Our everyday life is peppered with both bright and dark moments, colouring our lives with various depths and intensities. As we toil through the struggles of living, which may rear its head in any form: a sickness, a failed test, a broken relationship, have we  lifted our heads to the Heavens, yelling at the futility of it all? Or, if we don’t believe in a deity, have we mulled over it in the quietness of our hearts? When the music has ceased, and we are left to our own devices, have we ever felt frustrated by the mundane difficulties of daily life?

 I suppose I can declare that as a Christian, I believe that there is a God who loves you; who has formed you and created you for a purpose. I can advocate for a God who is empathetic with the suffering of the world. But, I anticipate the sceptics’ refutation that this does not suffice: the concept of an all-loving God doesn’t deal adequately enough with the justice (or lack of) that so severely needs to be met out and restored in the world. The idea of an all-loving God is nice: it’s ‘nice’ to know that God is walking alongside me, but…how is He going to deal with the mess? Is He ever? Recently, I have been captivated by a different facet of the Christian God that doesn’t get enough talk-time. In the infinity of God’s wisdom; the insurmountable demonstration of His grace, He not only walks with us (even that would be sheer, undeserved grace), He repeatedly asserts that He is Holy, Righteous and Just. The complete demonstration of God’s love includes His wrath coming upon those who are not innocent, not righteous and not perfect. The bottom line is drawn to include all of us.

I preempt the sceptic’s response: But, how could God do that?! A brilliant question. I think this involves a redefinition of who we believe God to be, and in contrast, who we understand ourselves to be. Do we put God on trial, condemn Him by our limited knowledge and sentence Him using our crooked sense of justice? Or do we believe that everything we call ‘good’ stems from Him; that He is the ultimate form of justice and righteousness? If it is the former, I think we should see if we are in a position to assert that God should hold Himself accountable to us as mere creatures.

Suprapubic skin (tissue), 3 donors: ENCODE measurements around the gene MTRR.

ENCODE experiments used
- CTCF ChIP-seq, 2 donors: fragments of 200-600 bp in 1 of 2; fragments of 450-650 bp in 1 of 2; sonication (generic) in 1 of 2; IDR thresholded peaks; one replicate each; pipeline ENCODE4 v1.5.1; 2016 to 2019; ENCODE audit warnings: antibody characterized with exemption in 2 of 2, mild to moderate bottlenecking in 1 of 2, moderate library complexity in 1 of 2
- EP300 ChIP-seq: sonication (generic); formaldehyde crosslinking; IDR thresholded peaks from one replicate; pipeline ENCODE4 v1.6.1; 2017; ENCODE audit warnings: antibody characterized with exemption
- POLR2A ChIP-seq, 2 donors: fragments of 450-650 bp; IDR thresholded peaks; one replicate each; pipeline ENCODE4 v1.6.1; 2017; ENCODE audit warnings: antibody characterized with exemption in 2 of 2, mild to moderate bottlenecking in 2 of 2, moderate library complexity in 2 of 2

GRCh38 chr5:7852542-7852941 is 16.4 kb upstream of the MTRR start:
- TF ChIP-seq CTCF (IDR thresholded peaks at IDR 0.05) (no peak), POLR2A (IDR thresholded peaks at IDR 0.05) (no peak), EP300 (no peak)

If it is the latter, we can move on to the next step: I think we have become so accustomed to the grace of God that we become offended whenever He chooses to exercise His justice. Our very breath is given by Him. But now, we see tragedies as capricious acts of God, and ourselves as no way worthy recipients of any form of suffering. However, I see a horrible double-standard in myself in deciding what is right and wrong. Something someone else has done is more wrong than anything I may have ever committed. Somehow, I am above my own law. And therefore, I acquit myself. Maybe all the suffering seems unfair to us because we are judging it against an ever-shifting plum-line – ourselves. The Christian doctrine on suffering is clear: All men deserve to die. Maybe the right question to suffering is: Why, then, am I still alive?

I think an apt quote by Sproul would be able to re-orient our questions on suffering.

“The most violent expression of God’s wrath and justice is seen in the Cross. If ever a person had room to complain for injustice, it was Jesus. He was the only innocent man ever to be punished by God. If we stagger at the wrath of God, let us stagger at the Cross. Here is where our astonishment should be focused.”
R.C. Sproul, The Holiness of God

 Yet again the Cross is our answer. When in the midst of suffering, let us persevere and look to the Cross and the Man who hung on it; when questioning the suffering around us, let us be blown away by the undeserved suffering of Christ, so as to be captivated once again by the grace, the wrath and the violent love demonstrated to us in Christ.

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